Decided: December 7, 1940.
ESTHER THOMPSON, PLAINTIFF-APPELLEE,
MAX B. BARAB, TRADING AS MAX B. BARAB FUEL OIL COMPANY, DEFENDANT-APPELLANT
On appeal from the Atlantic County Court of Common Pleas.
For the plaintiff-appellee, Louis Kravis.
For the defendant-appellant, Bolte & Miller (Harry Miller, of counsel.)
Before Brogan, Chief Justice, and Justices Parker and Perskie.
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BROGAN, CHIEF JUSTICE. This is an appeal from a judgment for the plaintiff who recovered damages for personal injuries suffered by her when she tripped over a hose, lying across a public sidewalk in Atlantic City, through which defendant was delivering fuel oil to a customer.
In the main, the error alleged is that the trial court erred in the charge to the jury.
The first point of several of a kindred nature, on which appellant seeks a reversal, is that the court in its charge left it to the jury to determine "what was the duty owed by this defendant to this plaintiff at the time of this alleged mischance." The appellant argues that it is the province of the court to define the duty imposed on the defendant under the
[125 NJL Page 463]
facts of the case and that it is for the jury to determine whether the duty was discharged. A reading of the charge in its entirety on this phase of the case makes it very clear that the court was talking about the kind or character of duty in question because in the very next paragraph, in further exposition of the point, the court, very comprehensively, told the jury that the defendant had the duty of using reasonable care under the circumstances.
It is next said that the court erred in telling the jury that a hose stretched across the pavement without any warning sign is an unnecessary obstruction, and that it must raise a duty on the company (defendant) to give reasonable warning of the obstruction to protect the traveler, &c. The instruction, we think, was sound. Christine v. Mutual Grocery Co., 119 N.J.L. 149.
The next point argued is that the court erred in charging one of the plaintiff's requests to charge. The language complained of was taken verbatim from an opinion in this court in the case of Reilly v. B.S. Janney, Jr., & Co., 103 Id. 11. The fact situation in the Janney case was quite like the one in the instant case. There the plaintiff fell over a skid used by the defendant in unloading its trucks and this court said, in its opinion, that it was a settled rule that the traveling public has a right to presume that there is no dangerous impediment in any part of the highway in the absence of notice of such impediment. We find no error in this part of the charge. Under this heading the appellant further argues that the language contained in the request to charge, contrasted with other language of the charge, made conflict and confusion and thus tended to mislead the jury. For the sake of argument, if we accept the appellant's construction of the other excerpt from the charge which is said to be inconsistent with the request which was charged, the appellant would take no benefit thereby because if anything it placed a higher degree or burden of duty on the plaintiff than the law required under the circumstances of this case.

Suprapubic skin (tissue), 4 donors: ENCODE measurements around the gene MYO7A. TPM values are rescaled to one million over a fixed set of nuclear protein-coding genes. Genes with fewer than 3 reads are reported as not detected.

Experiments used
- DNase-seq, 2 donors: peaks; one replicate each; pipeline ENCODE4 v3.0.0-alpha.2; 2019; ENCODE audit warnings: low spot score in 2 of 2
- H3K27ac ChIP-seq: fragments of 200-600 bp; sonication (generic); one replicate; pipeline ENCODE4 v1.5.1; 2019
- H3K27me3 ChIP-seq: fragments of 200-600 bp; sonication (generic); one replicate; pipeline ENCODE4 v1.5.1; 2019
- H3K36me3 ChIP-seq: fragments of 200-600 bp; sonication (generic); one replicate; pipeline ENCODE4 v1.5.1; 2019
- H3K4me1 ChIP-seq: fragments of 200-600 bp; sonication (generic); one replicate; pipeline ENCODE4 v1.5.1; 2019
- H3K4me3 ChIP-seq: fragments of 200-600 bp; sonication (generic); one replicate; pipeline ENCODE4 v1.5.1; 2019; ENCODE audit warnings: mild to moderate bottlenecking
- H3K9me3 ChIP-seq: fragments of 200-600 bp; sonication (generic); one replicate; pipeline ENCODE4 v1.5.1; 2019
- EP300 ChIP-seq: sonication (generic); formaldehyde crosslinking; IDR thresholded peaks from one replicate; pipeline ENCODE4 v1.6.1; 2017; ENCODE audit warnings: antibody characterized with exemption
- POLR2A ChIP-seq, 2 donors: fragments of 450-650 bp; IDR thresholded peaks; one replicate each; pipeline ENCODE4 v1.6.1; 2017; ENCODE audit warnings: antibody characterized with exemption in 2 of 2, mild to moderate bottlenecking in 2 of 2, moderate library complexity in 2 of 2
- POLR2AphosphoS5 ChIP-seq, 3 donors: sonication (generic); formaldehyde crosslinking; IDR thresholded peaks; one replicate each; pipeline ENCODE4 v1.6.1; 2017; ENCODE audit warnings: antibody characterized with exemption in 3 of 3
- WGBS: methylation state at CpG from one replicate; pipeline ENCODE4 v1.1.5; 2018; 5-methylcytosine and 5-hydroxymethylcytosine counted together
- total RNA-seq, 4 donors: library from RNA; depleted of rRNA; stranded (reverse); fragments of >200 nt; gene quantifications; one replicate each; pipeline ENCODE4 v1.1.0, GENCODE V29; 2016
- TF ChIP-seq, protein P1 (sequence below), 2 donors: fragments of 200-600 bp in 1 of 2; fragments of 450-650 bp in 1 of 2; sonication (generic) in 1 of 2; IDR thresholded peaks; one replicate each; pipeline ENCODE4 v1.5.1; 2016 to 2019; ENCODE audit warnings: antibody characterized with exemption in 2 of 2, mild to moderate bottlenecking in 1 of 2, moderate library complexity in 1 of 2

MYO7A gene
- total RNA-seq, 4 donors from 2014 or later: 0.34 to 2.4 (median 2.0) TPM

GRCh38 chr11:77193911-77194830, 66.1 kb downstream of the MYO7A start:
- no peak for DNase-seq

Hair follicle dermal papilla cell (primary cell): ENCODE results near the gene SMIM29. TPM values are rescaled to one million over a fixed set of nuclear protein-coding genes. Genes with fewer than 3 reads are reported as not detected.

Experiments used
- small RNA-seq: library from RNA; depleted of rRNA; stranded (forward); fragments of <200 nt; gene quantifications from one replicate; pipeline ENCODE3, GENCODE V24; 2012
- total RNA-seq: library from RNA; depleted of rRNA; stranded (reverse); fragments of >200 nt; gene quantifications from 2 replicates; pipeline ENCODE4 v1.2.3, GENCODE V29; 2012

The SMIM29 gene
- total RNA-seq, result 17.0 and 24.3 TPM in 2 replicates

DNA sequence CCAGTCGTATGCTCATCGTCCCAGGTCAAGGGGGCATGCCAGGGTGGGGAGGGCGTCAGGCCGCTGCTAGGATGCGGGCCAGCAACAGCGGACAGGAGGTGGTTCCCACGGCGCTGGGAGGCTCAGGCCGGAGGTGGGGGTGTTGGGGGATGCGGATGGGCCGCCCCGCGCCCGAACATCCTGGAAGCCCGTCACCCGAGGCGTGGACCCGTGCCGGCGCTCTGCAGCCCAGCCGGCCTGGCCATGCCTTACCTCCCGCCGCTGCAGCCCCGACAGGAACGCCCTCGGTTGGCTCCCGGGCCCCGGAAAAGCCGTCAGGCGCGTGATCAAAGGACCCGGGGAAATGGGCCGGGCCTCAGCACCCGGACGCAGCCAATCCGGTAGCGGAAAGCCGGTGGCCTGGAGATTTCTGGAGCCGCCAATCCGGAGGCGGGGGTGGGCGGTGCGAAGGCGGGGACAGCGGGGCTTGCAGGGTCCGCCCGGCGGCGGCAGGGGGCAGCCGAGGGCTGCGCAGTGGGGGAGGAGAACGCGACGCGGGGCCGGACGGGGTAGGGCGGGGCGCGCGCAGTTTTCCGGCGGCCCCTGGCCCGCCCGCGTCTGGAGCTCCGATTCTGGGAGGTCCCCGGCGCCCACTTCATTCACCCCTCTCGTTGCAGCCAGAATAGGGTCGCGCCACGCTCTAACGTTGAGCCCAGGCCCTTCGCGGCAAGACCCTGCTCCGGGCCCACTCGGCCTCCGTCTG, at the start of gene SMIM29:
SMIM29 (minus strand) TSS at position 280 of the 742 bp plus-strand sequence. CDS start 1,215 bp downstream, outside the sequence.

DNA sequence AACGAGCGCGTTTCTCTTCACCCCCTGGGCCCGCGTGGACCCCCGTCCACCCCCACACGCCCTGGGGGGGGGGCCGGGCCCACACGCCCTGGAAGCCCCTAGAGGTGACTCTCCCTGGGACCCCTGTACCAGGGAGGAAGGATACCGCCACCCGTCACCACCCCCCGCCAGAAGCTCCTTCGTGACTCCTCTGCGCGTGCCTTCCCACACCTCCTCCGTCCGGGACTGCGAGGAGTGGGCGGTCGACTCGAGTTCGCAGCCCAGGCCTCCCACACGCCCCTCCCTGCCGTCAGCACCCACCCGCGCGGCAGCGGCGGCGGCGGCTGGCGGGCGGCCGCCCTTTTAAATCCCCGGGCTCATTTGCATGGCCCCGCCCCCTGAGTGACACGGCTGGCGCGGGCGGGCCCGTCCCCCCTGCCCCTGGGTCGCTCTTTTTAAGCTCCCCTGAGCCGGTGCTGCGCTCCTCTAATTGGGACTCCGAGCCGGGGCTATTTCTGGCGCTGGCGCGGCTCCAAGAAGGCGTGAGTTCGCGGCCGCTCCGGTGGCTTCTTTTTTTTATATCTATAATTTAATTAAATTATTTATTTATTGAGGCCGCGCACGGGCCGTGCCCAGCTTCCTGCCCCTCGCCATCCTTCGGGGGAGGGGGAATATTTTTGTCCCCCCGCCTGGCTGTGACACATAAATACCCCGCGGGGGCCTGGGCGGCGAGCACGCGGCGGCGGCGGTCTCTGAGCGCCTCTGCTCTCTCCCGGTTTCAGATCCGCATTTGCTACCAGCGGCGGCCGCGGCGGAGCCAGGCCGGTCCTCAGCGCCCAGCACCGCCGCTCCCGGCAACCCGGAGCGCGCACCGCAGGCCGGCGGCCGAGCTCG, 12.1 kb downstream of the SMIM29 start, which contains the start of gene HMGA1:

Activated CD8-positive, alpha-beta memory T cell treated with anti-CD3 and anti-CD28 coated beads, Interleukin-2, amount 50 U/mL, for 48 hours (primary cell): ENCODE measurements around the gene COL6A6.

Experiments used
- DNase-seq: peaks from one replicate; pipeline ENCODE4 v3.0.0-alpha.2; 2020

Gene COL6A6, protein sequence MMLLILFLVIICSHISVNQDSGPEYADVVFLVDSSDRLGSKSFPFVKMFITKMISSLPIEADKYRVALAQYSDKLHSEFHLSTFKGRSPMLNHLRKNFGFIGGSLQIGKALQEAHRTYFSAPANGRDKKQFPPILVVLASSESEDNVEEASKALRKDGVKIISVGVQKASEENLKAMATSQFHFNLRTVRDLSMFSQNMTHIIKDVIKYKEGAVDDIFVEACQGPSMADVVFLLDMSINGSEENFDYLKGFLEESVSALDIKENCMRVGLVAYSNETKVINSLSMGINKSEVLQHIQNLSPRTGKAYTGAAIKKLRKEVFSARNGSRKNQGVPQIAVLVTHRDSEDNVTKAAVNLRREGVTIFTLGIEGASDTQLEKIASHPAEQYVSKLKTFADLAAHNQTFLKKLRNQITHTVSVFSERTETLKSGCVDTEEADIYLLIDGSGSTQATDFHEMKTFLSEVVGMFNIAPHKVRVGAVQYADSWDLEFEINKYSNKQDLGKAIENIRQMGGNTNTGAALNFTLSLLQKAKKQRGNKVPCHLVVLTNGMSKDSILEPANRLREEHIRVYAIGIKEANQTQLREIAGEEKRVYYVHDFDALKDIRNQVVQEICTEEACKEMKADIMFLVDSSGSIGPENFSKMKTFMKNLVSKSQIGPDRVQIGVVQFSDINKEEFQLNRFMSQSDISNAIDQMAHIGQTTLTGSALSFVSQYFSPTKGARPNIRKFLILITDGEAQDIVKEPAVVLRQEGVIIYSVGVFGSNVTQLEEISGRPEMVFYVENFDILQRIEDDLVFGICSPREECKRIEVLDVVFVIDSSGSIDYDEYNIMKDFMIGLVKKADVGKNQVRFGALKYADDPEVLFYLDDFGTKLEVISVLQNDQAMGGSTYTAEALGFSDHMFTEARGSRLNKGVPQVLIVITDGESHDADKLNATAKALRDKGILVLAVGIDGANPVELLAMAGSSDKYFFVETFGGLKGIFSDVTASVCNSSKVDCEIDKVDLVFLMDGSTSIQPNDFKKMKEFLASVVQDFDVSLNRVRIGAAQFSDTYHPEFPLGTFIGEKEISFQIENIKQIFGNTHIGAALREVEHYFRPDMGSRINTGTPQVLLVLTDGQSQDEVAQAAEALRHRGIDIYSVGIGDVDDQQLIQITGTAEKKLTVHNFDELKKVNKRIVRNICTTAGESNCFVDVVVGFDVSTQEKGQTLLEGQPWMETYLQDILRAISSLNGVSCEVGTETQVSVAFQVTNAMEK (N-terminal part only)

It is further argued that the refusal of the defendant's fourth request to charge made for prejudicial error. We do not find this to be so. The substance of the defendant's request to charge was charged.
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Two other points are made under this heading -- that the court erred in refusing to charge defendant's fifth and sixth requests to charge. The substance of both requests was charged. The court is under no duty to charge as requested in the language adopted by counsel who proffers the request. It is sufficient when the judge, as here, correctly and comprehensively charges the jury on the element of the case called to his attention in a request to charge.
Finally, it is argued that the defendant was prejudiced because it appeared in the testimony that defendant was insured. The appellant argues that under the circumstances there should have been a mistrial. A motion to that effect was denied. There are two ready answers to this argument. The first is that it was the defendant himself who, on crossexamination, stated that he turned the matter of this accident over to his insurance company. If mistrial might be had because of this gratuitous statement by a defendant many mistrials would result which would not further the interests of justice. Second, the court instructed the jury that that statement advanced by the defendant was to be entirely disregarded. The careful, thorough statement by the court to the jury concerning the matter was such that, in our judgment, it entirely cured the situation.
It is finally argued that the verdict was the result of "passion, prejudice, mistake or partiality" and that the court abused its discretion in not granting a new trial. The appellant had the benefit of a rule to show cause on this phase of the matter and the rule, after the court heard the argument of counsel for the respective sides, was discharged. We find no basis whatever for the appellant's present argument.
The judgment will be affirmed, with costs.